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Choose a couple of the sequences. Try to picture how to make the next, and the next, and the next... Can you describe your reasoning?

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Can you see how to build a harmonic triangle? Can you work out the next two rows?

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Jo has three numbers which she adds together in pairs. When she does this she has three different totals: 11, 17 and 22 What are the three numbers Jo had to start with?”

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Start with any number of counters in any number of piles. 2 players take it in turns to remove any number of counters from a single pile. The loser is the player who takes the last counter.

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A game for two people, or play online. Given a target number, say 23, and a range of numbers to choose from, say 1-4, players take it in turns to add to the running total to hit their target.

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Euler discussed whether or not it was possible to stroll around Koenigsberg crossing each of its seven bridges exactly once. Experiment with different numbers of islands and bridges.

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The sum of the numbers 4 and 1 [1/3] is the same as the product of 4 and 1 [1/3]; that is to say 4 + 1 [1/3] = 4 � 1 [1/3]. What other numbers have the sum equal to the product and can this be so. . . .

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Find some examples of pairs of numbers such that their sum is a factor of their product. eg. 4 + 12 = 16 and 4 × 12 = 48 and 16 is a factor of 48.

This article for teachers describes several games, found on the site, all of which have a related structure that can be used to develop the skills of strategic planning.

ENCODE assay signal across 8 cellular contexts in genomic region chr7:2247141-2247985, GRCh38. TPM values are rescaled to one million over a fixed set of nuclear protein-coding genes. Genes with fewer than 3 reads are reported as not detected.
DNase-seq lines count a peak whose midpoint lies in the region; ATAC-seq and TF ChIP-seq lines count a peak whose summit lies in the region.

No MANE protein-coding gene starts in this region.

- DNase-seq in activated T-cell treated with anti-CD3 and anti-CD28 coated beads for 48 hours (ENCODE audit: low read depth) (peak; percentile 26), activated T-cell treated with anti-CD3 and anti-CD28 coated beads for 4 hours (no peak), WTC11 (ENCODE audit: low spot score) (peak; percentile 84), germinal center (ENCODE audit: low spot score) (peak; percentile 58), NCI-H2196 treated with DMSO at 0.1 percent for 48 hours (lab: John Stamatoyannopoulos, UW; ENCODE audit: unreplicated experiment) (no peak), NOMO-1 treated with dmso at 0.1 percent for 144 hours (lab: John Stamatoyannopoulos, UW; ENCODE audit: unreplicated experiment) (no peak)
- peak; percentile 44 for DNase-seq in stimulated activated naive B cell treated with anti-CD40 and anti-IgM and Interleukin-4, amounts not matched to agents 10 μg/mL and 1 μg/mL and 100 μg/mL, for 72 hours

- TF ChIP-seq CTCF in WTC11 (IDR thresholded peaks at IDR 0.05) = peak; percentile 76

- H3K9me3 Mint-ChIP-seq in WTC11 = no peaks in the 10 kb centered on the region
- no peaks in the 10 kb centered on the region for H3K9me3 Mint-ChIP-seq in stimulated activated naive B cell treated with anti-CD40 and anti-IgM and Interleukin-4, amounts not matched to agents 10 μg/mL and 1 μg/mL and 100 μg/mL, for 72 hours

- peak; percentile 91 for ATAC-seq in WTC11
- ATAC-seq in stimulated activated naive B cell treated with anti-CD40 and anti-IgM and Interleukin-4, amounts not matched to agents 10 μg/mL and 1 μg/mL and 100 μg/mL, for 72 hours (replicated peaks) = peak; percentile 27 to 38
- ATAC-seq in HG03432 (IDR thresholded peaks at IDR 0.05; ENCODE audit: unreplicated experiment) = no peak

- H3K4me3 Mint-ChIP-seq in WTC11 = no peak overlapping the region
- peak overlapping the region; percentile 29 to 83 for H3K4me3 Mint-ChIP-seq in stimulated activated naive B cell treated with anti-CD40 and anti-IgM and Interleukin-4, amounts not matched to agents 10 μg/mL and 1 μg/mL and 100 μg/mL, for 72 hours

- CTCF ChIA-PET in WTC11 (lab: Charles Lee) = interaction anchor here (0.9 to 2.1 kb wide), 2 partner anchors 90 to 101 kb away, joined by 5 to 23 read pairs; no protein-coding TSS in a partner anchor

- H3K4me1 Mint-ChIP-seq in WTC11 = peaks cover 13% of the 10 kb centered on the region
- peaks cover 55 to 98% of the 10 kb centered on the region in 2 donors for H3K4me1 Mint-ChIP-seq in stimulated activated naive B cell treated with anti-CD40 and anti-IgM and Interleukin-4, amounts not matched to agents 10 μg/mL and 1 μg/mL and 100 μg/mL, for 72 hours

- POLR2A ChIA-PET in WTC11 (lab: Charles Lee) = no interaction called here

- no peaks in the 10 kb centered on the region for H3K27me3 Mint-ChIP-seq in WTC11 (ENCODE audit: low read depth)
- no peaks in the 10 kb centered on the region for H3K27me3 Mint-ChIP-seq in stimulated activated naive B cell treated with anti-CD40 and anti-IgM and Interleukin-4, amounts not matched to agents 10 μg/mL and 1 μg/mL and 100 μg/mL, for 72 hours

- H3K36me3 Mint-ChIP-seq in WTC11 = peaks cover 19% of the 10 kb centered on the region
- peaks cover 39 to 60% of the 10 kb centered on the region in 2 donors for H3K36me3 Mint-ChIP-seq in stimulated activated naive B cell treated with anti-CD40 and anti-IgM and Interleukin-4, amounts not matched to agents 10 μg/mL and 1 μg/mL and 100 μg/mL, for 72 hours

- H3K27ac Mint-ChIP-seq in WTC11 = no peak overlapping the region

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Triangular numbers can be represented by a triangular array of squares. What do you notice about the sum of identical triangle numbers?

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Try entering different sets of numbers in the number pyramids. How does the total at the top change?

Spotting patterns can be an important first step - explaining why it is appropriate to generalise is the next step, and often the most interesting and important.

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Think of a number, add one, double it, take away 3, add the number you first thought of, add 7, divide by 3 and take away the number you first thought of. You should now be left with 2. How do I. . . .

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If you can copy a network without lifting your pen off the paper and without drawing any line twice, then it is traversable. Decide which of these diagrams are traversable.

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Investigate sequences given by $a_n = \frac{1+a_{n-1}}{a_{n-2}}$ for different choices of the first two terms. Make a conjecture about the behaviour of these sequences. Can you prove your conjecture?

An article for teachers and pupils that encourages you to look at the mathematical properties of similar games.

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Nim-7 game for an adult and child. Who will be the one to take the last counter?

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A 2 by 3 rectangle contains 8 squares and a 3 by 4 rectangle contains 20 squares. What size rectangle(s) contain(s) exactly 100 squares? Can you find them all?

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Draw a square. A second square of the same size slides around the first always maintaining contact and keeping the same orientation. How far does the dot travel?

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Got It game for an adult and child. How can you play so that you know you will always win?

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Charlie and Alison have been drawing patterns on coordinate grids. Can you picture where the patterns lead?

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Can you describe this route to infinity? Where will the arrows take you next?

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It starts quite simple but great opportunities for number discoveries and patterns!